This vintage photograph features a family of six dressed in their finest clothing. The family portrait includes a couple and their two teenage daughters and one teenage and one young adult son. This photograph was taken at the C. A. McDannell’s studio in Wattsburg, Pennsylvania. The photo below shows McDannell’s house. His studio was on the top floor. The picture was taken during one of the town’s multiple floods which occurred between 1892 and 1909. Charles A. McDannell (1859-1944) was born and died in Erie County, Pennsylvania. He was married to Jennie Barry. He is buried in Wattsburg Cemetery. The 1900 US census lists McDannell and his 17 year-old son Clyde as photographers. The 1910 US census also lists Charles as a photographer. However, the 1920 and 1930 US census reveals that he had become a postmaster. Wattsburg-tanner.Weebly.com provides a bit of biographical information about McDannell. In addition, the site displays some of his photographs. It is noted that Charles liked taking outdoor photographs. He had a special interest in photographing country life and children. “Photographic Times” (1888) praises a few of his photographs and the “Bulletin of Photography” (1912) reports that he was on the executive committee of the Professional Photographers Society of Pennsylvania. Inscribed on the reverse of this photograph is a family name. I have been unable to search the name due to legibility problems. Any assistance would be appreciated in deciphering the name. ADDENDUM: See comment below. Great genealogical detective work by a cabinet card gallery visitor identified all the members of the family seen in this photograph.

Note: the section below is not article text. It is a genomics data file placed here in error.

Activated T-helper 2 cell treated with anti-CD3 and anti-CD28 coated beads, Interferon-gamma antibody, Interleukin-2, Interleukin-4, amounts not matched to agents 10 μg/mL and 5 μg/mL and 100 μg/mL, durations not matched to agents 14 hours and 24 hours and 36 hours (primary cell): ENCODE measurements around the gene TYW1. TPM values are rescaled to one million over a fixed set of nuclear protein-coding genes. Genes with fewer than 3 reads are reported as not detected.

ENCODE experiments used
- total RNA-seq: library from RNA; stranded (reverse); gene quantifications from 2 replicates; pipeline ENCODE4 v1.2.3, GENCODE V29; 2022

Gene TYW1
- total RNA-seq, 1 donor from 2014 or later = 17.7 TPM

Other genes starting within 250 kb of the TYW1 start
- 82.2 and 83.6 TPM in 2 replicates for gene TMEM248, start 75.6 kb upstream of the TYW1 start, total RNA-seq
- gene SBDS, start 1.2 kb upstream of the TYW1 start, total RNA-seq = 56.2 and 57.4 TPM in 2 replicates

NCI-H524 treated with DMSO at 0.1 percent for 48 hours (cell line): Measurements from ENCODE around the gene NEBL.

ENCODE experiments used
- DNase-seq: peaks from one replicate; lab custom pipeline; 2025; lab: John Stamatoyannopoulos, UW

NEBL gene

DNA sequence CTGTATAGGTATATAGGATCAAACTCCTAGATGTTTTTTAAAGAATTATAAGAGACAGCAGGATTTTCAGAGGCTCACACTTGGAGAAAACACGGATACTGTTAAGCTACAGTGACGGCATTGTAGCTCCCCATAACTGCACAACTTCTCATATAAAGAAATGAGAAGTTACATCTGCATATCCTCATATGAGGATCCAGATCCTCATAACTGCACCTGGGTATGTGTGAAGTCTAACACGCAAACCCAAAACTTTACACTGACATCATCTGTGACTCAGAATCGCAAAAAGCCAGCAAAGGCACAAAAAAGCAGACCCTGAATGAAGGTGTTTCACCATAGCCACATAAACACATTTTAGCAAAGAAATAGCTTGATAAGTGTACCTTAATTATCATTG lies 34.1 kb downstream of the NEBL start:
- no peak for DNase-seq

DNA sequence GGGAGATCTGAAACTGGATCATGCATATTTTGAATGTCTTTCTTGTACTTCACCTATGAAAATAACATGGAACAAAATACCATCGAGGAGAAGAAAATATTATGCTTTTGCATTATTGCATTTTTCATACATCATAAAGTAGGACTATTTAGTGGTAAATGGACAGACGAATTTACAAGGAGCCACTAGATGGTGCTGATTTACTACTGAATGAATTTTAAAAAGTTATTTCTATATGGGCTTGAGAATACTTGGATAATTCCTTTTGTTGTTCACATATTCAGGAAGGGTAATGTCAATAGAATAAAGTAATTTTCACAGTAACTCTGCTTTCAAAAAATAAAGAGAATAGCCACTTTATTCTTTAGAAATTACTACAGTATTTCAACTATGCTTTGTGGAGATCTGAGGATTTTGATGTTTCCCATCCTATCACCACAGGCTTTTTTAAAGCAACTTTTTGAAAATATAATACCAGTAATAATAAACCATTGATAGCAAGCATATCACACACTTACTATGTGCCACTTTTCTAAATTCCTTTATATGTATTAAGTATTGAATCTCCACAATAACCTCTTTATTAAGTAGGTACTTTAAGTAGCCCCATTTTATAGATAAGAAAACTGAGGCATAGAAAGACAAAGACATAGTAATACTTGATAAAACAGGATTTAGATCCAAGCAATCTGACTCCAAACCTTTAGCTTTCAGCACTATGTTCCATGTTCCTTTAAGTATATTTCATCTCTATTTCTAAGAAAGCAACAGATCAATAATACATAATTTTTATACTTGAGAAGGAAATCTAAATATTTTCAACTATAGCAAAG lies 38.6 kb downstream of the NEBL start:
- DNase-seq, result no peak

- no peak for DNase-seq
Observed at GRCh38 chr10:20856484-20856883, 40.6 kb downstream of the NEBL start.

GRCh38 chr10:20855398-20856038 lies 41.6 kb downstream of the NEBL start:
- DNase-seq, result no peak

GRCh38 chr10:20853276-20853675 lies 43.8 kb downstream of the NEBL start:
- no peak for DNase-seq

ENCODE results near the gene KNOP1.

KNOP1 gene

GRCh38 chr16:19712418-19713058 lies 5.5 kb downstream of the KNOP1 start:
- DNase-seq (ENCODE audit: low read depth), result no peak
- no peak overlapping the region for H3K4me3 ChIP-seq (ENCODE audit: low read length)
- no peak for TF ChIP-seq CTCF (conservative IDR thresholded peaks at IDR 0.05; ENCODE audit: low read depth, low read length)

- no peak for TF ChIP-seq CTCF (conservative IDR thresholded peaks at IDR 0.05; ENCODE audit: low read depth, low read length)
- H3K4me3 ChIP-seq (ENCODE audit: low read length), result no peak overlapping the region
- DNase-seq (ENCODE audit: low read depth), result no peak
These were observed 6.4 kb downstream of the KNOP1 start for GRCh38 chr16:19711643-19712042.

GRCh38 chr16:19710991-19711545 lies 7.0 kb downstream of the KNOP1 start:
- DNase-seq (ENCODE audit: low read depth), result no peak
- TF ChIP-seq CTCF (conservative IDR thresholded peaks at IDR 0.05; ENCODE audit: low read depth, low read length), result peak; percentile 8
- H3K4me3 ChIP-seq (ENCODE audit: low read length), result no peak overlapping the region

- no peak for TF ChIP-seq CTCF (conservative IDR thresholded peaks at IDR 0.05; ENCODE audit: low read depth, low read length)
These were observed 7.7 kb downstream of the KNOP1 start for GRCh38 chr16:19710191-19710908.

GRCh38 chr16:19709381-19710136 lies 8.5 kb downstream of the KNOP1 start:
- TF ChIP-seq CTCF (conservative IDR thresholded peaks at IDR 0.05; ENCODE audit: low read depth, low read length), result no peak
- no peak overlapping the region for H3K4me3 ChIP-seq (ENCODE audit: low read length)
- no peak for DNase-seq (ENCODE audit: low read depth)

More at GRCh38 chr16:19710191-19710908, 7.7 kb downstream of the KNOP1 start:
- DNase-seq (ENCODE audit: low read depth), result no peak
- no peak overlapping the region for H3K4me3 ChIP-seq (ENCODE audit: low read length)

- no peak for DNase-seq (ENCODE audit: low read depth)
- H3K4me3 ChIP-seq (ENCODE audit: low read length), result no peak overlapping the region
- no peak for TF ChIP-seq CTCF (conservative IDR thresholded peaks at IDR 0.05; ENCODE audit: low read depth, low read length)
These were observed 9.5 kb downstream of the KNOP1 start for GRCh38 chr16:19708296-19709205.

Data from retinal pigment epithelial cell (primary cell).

The woman in this vintage photograph is both beautiful and well dressed. She exhibits an engaging smile as she poses for her portrait at the studio of H. Larocque in Lewiston, Maine. She is wearing a high collared dress and holding flowers in her lap. She is likely wearing a corset judging by her tiny waist. The photographer of this image is Henri Larocque (1859-1922). He was born in Quebec and died in Lewiston. He was married to Mary Hinse Larocque (1867-1956).Henri is listed in city directories as a photographer at least as early as 1887. The 1920 US census also lists him as a photographer along with his son George (age 33) and daughter Emmilene (age 31). Henri and his wife are buried in St. Peter’s Cemetery in Lewiston.
There are a lot of unknowns attached to this cabinet card portrait of a lovely woman in a dark dress with puffy sleeves. Who is the photographer? Where was the photograph taken? Who is the subject? The answers to these questions have been lost to history. The woman projects a strong appearance and has pretty eyes.